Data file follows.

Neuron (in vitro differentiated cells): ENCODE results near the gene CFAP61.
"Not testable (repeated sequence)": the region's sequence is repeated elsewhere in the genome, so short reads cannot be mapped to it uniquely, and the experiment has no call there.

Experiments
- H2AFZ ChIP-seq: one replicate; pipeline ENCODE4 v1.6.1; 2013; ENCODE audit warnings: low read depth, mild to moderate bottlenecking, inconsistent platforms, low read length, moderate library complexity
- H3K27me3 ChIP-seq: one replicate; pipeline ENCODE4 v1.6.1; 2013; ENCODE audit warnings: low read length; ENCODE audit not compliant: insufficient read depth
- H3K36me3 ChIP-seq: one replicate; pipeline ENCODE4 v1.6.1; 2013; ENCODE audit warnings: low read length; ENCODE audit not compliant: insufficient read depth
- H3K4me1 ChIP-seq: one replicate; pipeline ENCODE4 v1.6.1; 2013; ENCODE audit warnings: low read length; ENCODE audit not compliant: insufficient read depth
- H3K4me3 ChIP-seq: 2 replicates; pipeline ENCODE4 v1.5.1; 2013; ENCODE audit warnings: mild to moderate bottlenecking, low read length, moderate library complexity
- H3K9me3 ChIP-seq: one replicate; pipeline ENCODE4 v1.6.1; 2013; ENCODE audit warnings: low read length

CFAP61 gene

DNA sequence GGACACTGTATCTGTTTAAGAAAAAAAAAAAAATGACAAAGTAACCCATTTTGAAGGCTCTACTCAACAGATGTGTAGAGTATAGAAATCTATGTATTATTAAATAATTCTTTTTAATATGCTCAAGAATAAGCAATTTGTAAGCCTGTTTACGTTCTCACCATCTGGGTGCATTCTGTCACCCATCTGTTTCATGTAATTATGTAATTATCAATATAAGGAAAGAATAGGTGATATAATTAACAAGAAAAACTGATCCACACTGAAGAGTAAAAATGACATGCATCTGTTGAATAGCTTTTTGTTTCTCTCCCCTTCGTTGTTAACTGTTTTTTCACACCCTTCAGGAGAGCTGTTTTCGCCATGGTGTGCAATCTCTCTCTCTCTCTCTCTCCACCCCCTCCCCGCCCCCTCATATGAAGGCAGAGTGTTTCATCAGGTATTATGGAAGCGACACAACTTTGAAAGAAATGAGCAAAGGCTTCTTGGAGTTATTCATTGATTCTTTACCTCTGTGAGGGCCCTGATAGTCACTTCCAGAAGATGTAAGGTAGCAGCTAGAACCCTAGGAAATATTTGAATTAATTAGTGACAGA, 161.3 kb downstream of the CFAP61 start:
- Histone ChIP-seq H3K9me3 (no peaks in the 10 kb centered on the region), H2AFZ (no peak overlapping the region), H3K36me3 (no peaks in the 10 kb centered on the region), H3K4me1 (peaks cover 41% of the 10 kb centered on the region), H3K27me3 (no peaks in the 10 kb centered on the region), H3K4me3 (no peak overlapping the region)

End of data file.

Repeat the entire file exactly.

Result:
Neuron (in vitro differentiated cells): ENCODE results near the gene CFAP61.
"Not testable (repeated sequence)": the region's sequence is repeated elsewhere in the genome, so short reads cannot be mapped to it uniquely, and the experiment has no call there.

Experiments
- H2AFZ ChIP-seq: one replicate; pipeline ENCODE4 v1.6.1; 2013; ENCODE audit warnings: low read depth, mild to moderate bottlenecking, inconsistent platforms, low read length, moderate library complexity
- H3K27me3 ChIP-seq: one replicate; pipeline ENCODE4 v1.6.1; 2013; ENCODE audit warnings: low read length; ENCODE audit not compliant: insufficient read depth
- H3K36me3 ChIP-seq: one replicate; pipeline ENCODE4 v1.6.1; 2013; ENCODE audit warnings: low read length; ENCODE audit not compliant: insufficient read depth
- H3K4me1 ChIP-seq: one replicate; pipeline ENCODE4 v1.6.1; 2013; ENCODE audit warnings: low read length; ENCODE audit not compliant: insufficient read depth
- H3K4me3 ChIP-seq: 2 replicates; pipeline ENCODE4 v1.5.1; 2013; ENCODE audit warnings: mild to moderate bottlenecking, low read length, moderate library complexity
- H3K9me3 ChIP-seq: one replicate; pipeline ENCODE4 v1.6.1; 2013; ENCODE audit warnings: low read length

CFAP61 gene

DNA sequence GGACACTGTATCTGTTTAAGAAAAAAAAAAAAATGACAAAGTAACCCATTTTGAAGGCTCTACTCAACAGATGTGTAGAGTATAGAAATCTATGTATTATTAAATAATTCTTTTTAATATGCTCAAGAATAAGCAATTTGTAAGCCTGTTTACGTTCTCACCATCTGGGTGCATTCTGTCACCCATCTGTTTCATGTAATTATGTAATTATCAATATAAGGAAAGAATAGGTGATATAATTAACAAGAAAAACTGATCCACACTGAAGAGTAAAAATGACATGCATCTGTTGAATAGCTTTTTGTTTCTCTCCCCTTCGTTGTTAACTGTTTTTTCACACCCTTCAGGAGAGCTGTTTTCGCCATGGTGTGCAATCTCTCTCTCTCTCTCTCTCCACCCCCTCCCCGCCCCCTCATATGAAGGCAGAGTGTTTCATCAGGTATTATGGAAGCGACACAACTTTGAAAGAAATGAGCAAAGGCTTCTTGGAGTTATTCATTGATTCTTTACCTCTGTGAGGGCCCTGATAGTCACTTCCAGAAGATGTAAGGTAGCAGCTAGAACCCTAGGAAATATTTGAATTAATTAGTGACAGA, 161.3 kb downstream of the CFAP61 start:
- Histone ChIP-seq H3K9me3 (no peaks in the 10 kb centered on the region), H2AFZ (no peak overlapping the region), H3K36me3 (no peaks in the 10 kb centered on the region), H3K4me1 (peaks cover 41% of the 10 kb centered on the region), H3K27me3 (no peaks in the 10 kb centered on the region), H3K4me3 (no peak overlapping the region)